International studio — 61.1917

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The Art of George Harcourt

Egypt were included in his sketching grounds,
he was essentially the painter of the English
Village. Nowhere, I think, is his talent more
completely expressed than in the two books on
Hampshire and Sussex he illustrated for Messrs.
A. and C. Black. The quiet, faithful scenes
follow one another, like still, sunny days in
those dear Home Counties, and I can imagine
an exile in Khartoum, the burning sun above,
the burning sand around, growing heartsick
with longing while looking at these two volumes
expressing temperately the tempered sunshine
of patted, petted, pretty, unchanging England.
Almost all his work was in water-colour. He
painted a few oil pictures which were shown at
the New Gallery and the Dudley ; but he never
felt quite at home in oil. His etchings were as
successful as his water-colours. The series of
the Upper Thames had a great vogue; his
etchings were constantly hung at the Royal
Academy, and he was awarded a Bronze Medal
in Paris for his etching of Venice.
It was a quiet and happy life—and the end—
how dramatic, how strange, how enviable !
An English water-colour painter whose deepest
love was for quiet English landscape—to die for
his country at Khartoum, where Gordon died,
where G. W. Steevens did his finest descriptive
work, and whence Lord Kitchener, " who placed
five million men between Calais and Khartoum,”
derived his territorial title !
Farewell, old Friend ! You are remembered
with love—you who loved our English hedgerows.

I LIKE to think of that home of art, Bushey,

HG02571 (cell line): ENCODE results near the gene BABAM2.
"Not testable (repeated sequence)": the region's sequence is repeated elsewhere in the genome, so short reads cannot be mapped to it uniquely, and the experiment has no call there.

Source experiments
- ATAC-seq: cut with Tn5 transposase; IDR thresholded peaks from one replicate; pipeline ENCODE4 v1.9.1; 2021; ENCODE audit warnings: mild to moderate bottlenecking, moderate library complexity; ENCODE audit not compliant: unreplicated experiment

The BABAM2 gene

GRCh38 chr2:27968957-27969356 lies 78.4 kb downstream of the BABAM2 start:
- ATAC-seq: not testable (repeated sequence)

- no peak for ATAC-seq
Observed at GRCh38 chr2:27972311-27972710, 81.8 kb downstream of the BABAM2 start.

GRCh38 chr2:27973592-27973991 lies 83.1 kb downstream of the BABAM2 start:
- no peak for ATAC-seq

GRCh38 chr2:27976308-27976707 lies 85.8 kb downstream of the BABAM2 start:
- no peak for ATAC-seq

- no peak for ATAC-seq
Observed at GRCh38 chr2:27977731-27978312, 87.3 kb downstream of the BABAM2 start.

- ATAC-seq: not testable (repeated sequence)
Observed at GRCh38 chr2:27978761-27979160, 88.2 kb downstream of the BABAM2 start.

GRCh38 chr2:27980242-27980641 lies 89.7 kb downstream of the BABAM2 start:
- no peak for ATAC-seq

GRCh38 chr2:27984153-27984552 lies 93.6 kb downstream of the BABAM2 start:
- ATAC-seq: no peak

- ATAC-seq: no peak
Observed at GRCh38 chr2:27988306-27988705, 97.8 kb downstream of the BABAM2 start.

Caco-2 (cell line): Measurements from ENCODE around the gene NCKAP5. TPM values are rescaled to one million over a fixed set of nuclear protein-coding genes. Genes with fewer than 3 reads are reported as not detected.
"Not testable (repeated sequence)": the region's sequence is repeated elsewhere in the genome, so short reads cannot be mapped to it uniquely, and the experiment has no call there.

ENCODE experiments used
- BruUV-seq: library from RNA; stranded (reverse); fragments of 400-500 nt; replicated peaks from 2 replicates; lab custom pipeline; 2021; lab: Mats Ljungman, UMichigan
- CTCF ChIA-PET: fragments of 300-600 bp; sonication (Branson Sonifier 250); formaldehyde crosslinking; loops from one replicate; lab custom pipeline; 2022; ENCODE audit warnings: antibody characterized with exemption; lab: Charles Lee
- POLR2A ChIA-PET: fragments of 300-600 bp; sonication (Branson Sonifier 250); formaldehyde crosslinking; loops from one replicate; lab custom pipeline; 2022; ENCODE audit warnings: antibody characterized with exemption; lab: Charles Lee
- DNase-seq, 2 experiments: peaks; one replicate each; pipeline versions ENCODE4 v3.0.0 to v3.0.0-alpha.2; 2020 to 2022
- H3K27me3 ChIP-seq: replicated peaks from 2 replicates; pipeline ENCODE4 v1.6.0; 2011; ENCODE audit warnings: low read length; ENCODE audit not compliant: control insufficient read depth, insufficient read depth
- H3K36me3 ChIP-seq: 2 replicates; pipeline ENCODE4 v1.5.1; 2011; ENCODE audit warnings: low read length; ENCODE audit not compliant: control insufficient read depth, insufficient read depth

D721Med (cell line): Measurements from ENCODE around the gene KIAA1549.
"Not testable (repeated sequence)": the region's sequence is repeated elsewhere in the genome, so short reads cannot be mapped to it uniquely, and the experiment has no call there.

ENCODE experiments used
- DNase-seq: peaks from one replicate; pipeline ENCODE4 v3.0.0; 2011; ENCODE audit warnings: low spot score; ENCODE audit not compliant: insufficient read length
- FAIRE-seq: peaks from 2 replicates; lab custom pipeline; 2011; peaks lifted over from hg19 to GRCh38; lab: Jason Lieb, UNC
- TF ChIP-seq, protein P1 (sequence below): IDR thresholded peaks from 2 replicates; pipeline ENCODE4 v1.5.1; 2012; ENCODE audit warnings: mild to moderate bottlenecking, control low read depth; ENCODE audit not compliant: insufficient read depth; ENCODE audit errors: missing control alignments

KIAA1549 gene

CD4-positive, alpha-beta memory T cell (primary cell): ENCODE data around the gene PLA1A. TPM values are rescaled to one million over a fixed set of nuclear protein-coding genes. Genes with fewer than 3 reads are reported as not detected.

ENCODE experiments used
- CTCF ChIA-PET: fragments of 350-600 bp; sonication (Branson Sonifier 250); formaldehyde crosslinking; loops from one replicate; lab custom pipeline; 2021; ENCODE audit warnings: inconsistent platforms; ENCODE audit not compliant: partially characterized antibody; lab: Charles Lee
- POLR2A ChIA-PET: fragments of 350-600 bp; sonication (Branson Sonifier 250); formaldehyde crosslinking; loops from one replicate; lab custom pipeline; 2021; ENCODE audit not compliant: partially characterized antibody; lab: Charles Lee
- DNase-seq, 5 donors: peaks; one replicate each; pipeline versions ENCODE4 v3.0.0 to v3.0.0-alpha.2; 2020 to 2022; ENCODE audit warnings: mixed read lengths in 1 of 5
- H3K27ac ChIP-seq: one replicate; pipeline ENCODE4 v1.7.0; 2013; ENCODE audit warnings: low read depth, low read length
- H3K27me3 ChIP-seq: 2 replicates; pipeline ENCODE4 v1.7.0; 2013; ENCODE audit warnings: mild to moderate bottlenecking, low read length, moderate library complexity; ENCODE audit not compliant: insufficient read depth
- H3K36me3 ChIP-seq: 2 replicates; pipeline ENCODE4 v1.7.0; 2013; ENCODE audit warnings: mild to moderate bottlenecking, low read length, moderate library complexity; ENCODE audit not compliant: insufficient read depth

as having been discovered by Turner ;
and many a time have I tried to picture
what it must have been like when the
great painter used to shoulder his painting
materials and walk out from London to paint
on Merry Hill. Lovely indeed it must have
been in those days when innkeepers and farmer
folk entertained the landscape painter and, at
the parting in the morning, received from him,
in lieu of the charge for bed and board, a
priceless and immortal work of art. But
Bushey is still an inexhaustible source of
delightful pictures. Some twenty years have
I known it now, and, though Continental scenes
have more often met my eyes than English
cottages and lanes and hedgerows, the charms
of Stanmore Common and Harrow Weald, of
Bushey Mill and Aldenham, of Bushey village
with its ancient timbered smithy and quaint
jasmine-covered cottages, have followed me
wherever I have wandered.
Bushey is generally associated with the
painter of Our Village, and certainly its re-
discovery in modern days and the setting forth
of its advantages as the seat of a colony of
artists is due to the late Hubert Herkomer.
But to me the more ancient associations revived
by our great national painter have always
taken precedence over those of later days, and


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